SWEET MUSIC: Frank Viola can't wait to get to work in Las Vegas. First, he spent the night in New Jersey.
Just more than two months after open-heart surgery, Viola represented the New York Mets at the Major League Baseball draft. Looking fit and healthy, he said he was set to fly out Friday morning to resume his job as pitching coach for their Triple-A Las Vegas affiliate.
"Everything's good. I just got the OK from the doctor this past Tuesday," the 54-year-old Viola said. "I'm really excited to get going again and I'm very thankful that they basically caught it and were able to take care of things."
"I'll be suited up for the game tomorrow night," he added. "I'm like a little kid. Yeah, I mean, the rehab, everything went so well. I can't tell everybody how appreciative I am of the Met organization for giving me the opportunity to rehab and recuperate and get myself in the shape I'm in, and now it's my time to help them out a little bit and get back to coaching."
A 20-game winner for his hometown Mets in 1990, Viola previously served as a Class-A pitching coach for the club. He was hired in January for the same role with the 51s, but a heart problem was detected during a spring training exam.
"The big thing was changing your diet, eating right, losing the weight. I mean, I let myself go. It was a hell of a wake-up call, but it was something I was fortunate I was able to do something about, take care of and go on," Viola said. "Four weeks after surgery, the heart, the aorta itself, was 100 percent."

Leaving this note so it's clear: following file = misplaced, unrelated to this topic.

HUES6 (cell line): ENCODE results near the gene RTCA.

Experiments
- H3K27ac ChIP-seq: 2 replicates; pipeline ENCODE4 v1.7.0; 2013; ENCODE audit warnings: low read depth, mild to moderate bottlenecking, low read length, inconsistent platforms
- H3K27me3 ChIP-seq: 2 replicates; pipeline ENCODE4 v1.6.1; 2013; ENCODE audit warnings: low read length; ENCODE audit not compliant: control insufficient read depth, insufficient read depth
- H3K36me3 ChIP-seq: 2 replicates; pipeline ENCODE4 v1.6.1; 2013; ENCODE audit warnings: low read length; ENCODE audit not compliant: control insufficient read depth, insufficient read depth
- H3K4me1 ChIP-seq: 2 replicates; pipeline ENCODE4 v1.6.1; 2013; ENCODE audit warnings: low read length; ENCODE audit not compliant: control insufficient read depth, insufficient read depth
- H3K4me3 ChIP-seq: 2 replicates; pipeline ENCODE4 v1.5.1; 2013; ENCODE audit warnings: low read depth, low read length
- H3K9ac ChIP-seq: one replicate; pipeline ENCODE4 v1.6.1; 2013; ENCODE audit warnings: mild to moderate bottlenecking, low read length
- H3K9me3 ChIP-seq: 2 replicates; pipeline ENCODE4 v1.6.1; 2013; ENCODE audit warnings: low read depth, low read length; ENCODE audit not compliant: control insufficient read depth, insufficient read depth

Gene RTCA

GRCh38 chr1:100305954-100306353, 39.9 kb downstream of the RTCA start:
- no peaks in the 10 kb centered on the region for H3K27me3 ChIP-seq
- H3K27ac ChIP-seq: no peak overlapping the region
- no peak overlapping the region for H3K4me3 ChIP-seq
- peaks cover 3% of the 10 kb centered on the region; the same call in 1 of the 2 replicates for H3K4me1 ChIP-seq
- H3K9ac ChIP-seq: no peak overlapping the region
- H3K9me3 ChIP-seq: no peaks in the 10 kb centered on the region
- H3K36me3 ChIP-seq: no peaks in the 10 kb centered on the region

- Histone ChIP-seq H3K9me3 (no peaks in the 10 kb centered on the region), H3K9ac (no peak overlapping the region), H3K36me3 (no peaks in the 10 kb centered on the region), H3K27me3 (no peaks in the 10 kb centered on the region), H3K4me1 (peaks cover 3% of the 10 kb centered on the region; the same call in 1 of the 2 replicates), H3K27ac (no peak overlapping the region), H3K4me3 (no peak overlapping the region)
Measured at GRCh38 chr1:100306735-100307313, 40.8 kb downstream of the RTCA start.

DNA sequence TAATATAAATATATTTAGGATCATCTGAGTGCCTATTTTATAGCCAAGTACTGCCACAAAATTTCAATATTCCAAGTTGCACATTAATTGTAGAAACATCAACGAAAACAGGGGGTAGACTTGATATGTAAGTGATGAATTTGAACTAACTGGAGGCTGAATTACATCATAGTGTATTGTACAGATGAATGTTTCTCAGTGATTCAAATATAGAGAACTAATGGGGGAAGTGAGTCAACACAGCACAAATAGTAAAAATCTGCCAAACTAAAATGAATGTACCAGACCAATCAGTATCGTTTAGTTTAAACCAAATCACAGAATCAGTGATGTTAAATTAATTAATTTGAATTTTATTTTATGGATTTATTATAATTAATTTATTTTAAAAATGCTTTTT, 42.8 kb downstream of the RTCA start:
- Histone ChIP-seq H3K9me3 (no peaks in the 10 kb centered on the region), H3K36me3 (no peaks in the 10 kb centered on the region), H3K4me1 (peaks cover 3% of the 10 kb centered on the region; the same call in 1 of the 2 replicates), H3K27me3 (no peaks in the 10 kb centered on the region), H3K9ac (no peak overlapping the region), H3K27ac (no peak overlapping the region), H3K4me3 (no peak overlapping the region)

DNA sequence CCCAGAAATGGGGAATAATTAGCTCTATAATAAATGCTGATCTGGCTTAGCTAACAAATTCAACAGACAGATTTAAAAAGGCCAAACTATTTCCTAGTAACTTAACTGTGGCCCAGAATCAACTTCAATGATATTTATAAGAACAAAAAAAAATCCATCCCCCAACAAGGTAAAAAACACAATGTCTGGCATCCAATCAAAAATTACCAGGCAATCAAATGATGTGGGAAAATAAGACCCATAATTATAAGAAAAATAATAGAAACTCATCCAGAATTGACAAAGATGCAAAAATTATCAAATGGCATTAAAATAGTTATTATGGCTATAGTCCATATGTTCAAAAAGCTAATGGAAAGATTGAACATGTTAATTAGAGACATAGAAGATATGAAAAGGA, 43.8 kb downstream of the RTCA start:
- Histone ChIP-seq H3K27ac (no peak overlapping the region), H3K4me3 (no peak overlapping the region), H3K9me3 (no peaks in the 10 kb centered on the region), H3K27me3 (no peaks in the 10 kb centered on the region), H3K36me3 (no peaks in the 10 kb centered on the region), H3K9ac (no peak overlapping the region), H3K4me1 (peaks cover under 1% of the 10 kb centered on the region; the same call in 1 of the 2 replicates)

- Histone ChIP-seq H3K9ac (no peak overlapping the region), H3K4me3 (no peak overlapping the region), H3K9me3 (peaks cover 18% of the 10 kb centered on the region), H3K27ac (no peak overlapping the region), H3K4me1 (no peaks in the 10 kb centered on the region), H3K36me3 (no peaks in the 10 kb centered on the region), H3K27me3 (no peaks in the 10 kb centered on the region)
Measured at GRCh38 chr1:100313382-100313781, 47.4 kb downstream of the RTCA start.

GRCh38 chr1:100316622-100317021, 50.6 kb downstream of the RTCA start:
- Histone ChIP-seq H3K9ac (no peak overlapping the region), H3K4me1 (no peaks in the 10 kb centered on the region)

Viola won't be ready to throw batting practice for another two weeks or so, but he's already playing catch.
"You don't realize how much you miss something until you miss it," he said. "The first thing I thought when the Mets said you've got to shut everything down, you're going to have heart surgery, it wasn't, I better take care of myself, or what's going on with me? It was like, oh God, now I've got to have somebody cover for me in Vegas. Those are my guys!"
Viola, a left-hander nicknamed "Sweet Music," won the 1988 AL Cy Young Award with Minnesota. He went 176-150 with a 3.73 ERA in 15 major league seasons with Minnesota (1982-89), the Mets (1989-91), Boston (1992-94), Cincinnati (1995) and Toronto (1996).
Viola is looking forward to working closely with some of New York's touted pitching prospects, including Noah Syndergaard and Rafael Montero. Viola said he texted Syndergaard and wished him good luck in his return from the disabled list Thursday night, and Syndergaard responded, "You couldn't get here a day earlier?"
"It's going to be fun," Viola said. "They're great kids. You know the ability is there. It's just a question of getting a little seasoning, a little experience."
Viola's daughter, Brittany, was a diver on the U.S. team at the 2012 Olympics.